Tuesday, August 02, 2005

Schlegel on Irony

True irony--for there also is a false one--is the irony of love. It arises out of the feeling of finiteness and one's own limitation, and out of the apparent contradiction between this feeling and the idea of infinity which is involved in all true love. As in actual life and in the love which centres in an earthly object, a good-humoured raillery, which amuses itself with some little defect of character, either apparent or real, is not inconsistent with sincerity--not, at least, when both parties have no doubt of each other's affection, and its ardour admtis of no increase--but, on the contrary, lends to it an agreeable charm, even so is this true of that other and highest love.

Schlegel, Philosophy of Life and Philosophy of Language, Morrison, tr. p. 392.

Earlier he had given this warning:

For what else is this scientific irony of the inquiring thought and of the highest cognition, than a consciousness which, while it clearly perceives the secret cotnradictions which beset the mind,e ven in tis most earnest pursuit of the highest aim of life, has attained nevertheless to perfect harmony with itself.

I must not, however, omit to remind you that this term in modern phraseology has fallen very far below its primary meaning, and is often so taken as to designate nothing more than a mere playful mockery. In its original Socratic sense, however, such as it is found in the whole series of the thougth and the internal structure of Plato's dialogues, where it is developed to its fullest measure and proportion, irony signifies nothing else than this amazement of the thinking spirit at itself, which so often dissolves in a light, gentle laugh. And this light laugh again oftentimes beneath its cheerful surface conceals and involves a deeper and profounder sense, another and a higher significance, even the most exalted seriousness.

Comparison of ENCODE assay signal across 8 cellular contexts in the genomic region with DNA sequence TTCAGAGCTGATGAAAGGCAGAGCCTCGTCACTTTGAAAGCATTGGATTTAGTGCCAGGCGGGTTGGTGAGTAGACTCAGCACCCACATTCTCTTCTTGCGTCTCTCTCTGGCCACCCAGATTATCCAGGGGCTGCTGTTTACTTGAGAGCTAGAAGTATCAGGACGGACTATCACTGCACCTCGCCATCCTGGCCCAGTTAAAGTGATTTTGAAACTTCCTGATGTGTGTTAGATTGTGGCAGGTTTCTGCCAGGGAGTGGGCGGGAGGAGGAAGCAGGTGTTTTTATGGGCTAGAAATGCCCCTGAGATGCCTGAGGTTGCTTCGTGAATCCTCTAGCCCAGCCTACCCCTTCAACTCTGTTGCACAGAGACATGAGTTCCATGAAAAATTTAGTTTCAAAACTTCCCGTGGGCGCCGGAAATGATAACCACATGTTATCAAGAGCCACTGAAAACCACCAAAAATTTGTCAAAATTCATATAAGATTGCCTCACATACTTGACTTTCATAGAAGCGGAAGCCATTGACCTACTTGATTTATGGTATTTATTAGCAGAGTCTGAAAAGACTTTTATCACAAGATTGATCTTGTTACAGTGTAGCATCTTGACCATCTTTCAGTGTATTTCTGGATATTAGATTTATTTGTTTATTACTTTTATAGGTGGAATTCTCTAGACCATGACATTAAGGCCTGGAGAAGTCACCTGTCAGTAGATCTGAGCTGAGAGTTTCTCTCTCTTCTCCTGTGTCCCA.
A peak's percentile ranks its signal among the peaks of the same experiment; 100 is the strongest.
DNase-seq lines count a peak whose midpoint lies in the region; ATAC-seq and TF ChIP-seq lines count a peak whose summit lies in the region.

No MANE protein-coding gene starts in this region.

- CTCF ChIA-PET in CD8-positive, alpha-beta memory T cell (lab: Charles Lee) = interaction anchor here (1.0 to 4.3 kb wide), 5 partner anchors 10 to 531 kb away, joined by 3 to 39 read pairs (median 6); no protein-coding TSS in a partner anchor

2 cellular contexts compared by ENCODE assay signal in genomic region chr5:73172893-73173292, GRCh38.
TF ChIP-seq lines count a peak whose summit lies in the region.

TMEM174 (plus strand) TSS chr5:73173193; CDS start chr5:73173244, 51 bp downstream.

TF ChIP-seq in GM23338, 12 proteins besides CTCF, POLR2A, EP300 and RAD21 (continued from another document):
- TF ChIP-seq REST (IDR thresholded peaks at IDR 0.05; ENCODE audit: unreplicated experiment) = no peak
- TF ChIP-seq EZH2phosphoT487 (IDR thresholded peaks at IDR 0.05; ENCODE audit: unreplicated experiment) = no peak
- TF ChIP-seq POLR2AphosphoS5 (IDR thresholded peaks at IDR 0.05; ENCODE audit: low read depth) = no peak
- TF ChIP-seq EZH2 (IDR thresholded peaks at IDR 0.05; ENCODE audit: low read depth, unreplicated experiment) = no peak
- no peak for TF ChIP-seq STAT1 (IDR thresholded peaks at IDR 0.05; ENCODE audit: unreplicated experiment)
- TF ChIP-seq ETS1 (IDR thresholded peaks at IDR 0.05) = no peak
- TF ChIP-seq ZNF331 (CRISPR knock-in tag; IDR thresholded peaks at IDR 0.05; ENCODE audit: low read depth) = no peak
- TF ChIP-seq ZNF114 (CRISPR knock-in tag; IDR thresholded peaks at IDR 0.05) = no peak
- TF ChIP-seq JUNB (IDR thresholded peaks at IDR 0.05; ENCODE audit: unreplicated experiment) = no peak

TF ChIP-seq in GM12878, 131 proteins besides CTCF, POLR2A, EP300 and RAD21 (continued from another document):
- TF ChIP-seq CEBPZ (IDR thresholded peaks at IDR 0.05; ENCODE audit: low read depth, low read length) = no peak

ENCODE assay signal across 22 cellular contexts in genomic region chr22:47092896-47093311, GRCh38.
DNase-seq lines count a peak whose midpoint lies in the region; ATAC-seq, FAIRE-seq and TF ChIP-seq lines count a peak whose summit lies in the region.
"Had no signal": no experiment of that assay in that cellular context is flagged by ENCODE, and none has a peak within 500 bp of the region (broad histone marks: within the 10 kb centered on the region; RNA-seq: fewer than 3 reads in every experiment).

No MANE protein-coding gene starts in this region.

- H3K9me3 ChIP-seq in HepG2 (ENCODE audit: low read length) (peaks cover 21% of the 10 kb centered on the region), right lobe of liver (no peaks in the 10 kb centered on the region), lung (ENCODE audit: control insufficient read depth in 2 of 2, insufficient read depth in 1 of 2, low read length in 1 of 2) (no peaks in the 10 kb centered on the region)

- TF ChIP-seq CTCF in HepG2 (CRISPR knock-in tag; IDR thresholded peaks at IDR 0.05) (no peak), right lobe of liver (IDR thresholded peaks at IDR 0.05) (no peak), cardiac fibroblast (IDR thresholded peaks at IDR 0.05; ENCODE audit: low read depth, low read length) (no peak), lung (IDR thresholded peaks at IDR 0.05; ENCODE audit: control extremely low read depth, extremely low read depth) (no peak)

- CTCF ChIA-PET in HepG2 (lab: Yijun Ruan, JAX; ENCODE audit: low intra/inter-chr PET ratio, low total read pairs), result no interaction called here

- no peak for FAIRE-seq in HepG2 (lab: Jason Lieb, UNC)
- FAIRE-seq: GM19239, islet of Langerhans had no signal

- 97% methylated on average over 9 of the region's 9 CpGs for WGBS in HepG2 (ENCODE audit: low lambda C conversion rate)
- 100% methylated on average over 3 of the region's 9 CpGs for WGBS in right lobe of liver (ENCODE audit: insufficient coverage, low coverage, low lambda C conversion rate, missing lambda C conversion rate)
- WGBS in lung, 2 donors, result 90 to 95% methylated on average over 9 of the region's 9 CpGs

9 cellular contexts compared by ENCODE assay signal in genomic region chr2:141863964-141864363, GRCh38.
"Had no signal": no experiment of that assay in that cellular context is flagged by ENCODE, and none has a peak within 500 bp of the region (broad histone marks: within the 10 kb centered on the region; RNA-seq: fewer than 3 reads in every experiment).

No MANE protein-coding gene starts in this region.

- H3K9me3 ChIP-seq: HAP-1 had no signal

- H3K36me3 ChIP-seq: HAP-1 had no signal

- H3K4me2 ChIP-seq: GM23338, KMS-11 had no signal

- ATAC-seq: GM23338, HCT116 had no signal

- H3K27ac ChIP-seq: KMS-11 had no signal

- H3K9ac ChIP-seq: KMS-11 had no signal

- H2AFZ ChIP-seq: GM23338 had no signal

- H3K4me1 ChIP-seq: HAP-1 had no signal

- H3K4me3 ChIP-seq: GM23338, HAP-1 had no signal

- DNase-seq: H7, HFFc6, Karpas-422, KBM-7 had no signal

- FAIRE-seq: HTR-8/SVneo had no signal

(p. 390)

So the idea here is that love of truth, particularly as expressed in soliloquy or inner dialogue, involves an ironic appreciation of the disparity between the beloved and the lover, or between the lover and the love.

1 comment:

  1. Having a Lav in the Loo9:38 PM

    Reading Schlegel today. Scientific irony is my favorite. As a young scientist I like the idea that; the most dearly held pursuit of science is to question, to re-evaluate, and redefine, while at the same time the ultimate goal, of social science at least, is to have a more stable and harmonious existence. This concept of change versus stability is very interesting. On face value they seem diametrically opposed. You cannot maintain equilibrium in a system as complex as ours without re-evaluating even the most dearly held beliefs, ever so often.

    Good read, thank you.

    ReplyDelete

No anonymity (but consistent pseudonyms allowed). Abusive comments, especially directed toward other commenters, will be deleted; abusive commenters will be hunted down and shot. By posting a comment you agree to these terms and conditions.

Please understand that this weblog runs on a third-party comment system, not on Blogger's comment system. If you have come by way of a mobile device and can see this message, you may have landed on the Blogger comment page; your comments will only be shown on this page and not on the page most people will see, and it is much more likely that your comment will be missed (although I do occasionally check to make sure that no comments are being overlooked).